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Well said. Good overall explanation of the game and assessment of its’ depth. I totally agree that to play with the level of strategy that you are suggesting is possible, you must have those expansions and only two players. More players water down the strategic possibilities. You can have great fun playing the game with others, but to really squeeze the meat out of this game you have to limit it to two. Great review.
 
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T. Rosen
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Verbal wrote:
Very nice review on one of my favorite games (althoug I think that the Carcassonne Hunters&Gatherers is better balanced)
If you want to minimize the luck in Carcassonne I would suggest to use the Belgian competition rules for Carcassonne:
Each player takes 2 tiles and puts them face up in front of him, on your turn you take a third tile and you choose one of your 3 tiles.
In this way you have more tiles to choose from but more important you have the possibility to plan things ... it's a lot more easy to get your second meeple in the farm if you know that you have the right tile to do it although the other people will try to block you (and that makes the game more interesting with more players)
You really should try this variant, once you used it you will never want to ga back to the basic game


Thanks Sander, I'm glad you liked my review. Belgian competition rules?! Wow, I think I need to get back over to Europe sometime if you guys actually have Carcassonne competitions, that sounds really interesting! The rules variant does sound like it would decrease luck further by increasing each player's options, although at the expense of probably lengthening the time of the game considerably. I'll have to give it a try sometime, and see whether it really slows it down too much for my tastes or not. It would be neat if BSW had that variant as an option.

docreason wrote:
Carcassonne, with all its expansions, is as complicated as Star Fleet Battles now!


I'm not familiar with Star Fleet Battles Richard, but it sure has gotten pretty complicated if you put all the expansions in at once. However, I don't think the designer ever really intended anyone to put all of the expansions in at once, but rather to try out different combinations of 1, 2, or 3 expansions at once. It's interesting to try different mixes of expansions, using King & Scout and The Count one game, and then Princess & Dragon and River the next, and then I&C and Die Katharer, etc. etc.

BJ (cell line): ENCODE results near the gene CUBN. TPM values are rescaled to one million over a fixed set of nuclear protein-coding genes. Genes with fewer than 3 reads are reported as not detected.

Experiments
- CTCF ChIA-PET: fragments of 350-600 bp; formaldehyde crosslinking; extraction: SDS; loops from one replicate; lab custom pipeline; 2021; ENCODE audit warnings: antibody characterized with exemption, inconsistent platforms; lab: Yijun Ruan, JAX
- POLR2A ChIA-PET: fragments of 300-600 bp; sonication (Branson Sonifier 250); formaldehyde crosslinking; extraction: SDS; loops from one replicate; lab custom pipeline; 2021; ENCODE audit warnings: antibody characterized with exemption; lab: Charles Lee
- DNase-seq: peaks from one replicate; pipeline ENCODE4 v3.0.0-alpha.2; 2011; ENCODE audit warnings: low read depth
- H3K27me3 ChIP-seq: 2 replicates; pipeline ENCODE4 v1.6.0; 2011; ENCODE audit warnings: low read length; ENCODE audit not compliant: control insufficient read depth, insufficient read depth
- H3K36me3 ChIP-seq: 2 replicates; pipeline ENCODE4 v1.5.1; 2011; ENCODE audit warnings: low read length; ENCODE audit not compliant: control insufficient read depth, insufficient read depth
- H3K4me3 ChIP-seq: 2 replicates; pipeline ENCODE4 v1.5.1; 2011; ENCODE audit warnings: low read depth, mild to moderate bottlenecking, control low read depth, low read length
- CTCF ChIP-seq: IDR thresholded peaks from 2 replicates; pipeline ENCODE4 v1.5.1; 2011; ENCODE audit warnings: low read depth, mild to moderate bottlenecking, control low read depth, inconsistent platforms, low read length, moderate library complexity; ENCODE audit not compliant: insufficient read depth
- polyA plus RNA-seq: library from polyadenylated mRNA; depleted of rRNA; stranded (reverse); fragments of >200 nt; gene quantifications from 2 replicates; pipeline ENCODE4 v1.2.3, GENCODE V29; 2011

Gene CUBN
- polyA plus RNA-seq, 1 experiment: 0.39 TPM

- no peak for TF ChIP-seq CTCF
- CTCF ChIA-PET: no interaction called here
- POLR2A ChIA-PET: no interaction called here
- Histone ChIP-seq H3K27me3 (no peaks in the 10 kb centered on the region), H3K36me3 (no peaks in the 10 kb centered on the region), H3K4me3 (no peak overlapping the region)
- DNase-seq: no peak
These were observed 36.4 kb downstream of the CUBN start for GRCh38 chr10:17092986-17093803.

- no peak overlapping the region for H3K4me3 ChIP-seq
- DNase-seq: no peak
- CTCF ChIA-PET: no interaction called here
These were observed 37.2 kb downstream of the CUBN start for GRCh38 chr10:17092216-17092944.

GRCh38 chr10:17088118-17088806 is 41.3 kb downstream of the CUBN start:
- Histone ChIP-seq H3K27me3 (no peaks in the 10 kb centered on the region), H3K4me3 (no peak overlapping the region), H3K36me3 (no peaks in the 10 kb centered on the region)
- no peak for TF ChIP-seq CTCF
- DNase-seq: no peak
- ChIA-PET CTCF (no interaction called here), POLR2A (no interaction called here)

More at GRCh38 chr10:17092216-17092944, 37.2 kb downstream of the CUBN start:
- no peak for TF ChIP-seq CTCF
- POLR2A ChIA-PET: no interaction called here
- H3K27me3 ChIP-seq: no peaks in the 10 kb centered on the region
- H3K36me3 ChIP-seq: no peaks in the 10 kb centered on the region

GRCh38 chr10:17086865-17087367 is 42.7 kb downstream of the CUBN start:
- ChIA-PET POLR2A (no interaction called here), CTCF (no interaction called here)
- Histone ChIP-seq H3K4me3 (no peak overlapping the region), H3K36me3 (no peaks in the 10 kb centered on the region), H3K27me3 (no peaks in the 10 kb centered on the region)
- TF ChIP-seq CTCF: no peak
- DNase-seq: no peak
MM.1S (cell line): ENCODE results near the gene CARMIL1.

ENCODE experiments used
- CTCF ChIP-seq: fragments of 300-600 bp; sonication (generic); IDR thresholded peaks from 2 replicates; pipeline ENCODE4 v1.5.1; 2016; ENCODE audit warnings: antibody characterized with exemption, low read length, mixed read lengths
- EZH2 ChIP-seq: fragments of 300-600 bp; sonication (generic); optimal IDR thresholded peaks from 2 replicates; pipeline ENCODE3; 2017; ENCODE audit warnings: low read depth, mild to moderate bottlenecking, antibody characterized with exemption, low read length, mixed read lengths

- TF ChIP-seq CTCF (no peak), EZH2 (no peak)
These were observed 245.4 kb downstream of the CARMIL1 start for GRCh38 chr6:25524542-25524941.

ColMustard wrote:
Well said. Good overall explanation of the game and assessment of its’ depth. I totally agree that to play with the level of strategy that you are suggesting is possible, you must have those expansions and only two players. More players water down the strategic possibilities. You can have great fun playing the game with others, but to really squeeze the meat out of this game you have to limit it to two. Great review.


Thanks G, glad to hear you liked my explanation and assessment. I originally thought about only writing the latter half with just my assessment since there are already so many explanations of the game out there, but I gather most people think a review should be able to stand on its own, so I went ahead and explained the game here too. It was harder than I expected since I've played it so much I was worried I'd take something for granted and forget something important.
 
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James Fehr
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Great article! I agree that Carcassonne is a much deeper game than most people seem to think. If the game weight metric used here was soley based on strategic depth, I think it should be at least a medium. I find it odd that it would have a current weight of 1.88 - how could 334 people say this is a "light" game?
 
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T. Rosen
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fehrmeister wrote:
Great article! I agree that Carcassonne is a much deeper game than most people seem to think. If the game weight metric used here was soley based on strategic depth, I think it should be at least a medium. I find it odd that it would have a current weight of 1.88 - how could 334 people say this is a "light" game?


Thanks James, I'm glad to hear you liked my article - and agree with my opinions laugh

Also thanks for the reminder about the "weight" rating; I just went to the game listing to increase my weight rating of the game. You're right that it deserves to be higher, although I suppose the 1.88 could simply apply to the base vanilla game without any expansion tiles/units, which is probably more accurate then.
 
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Karl
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I couldn't agree with your review more: having played Carcassonne many, many times, two player with (at least) I&C and T&B is the best. I agree that multi-player Carc waters down the offensive side, because you will not reap the benefits of your action, the next one or two players will. Not that multi-player is bad, it's just not quite as good.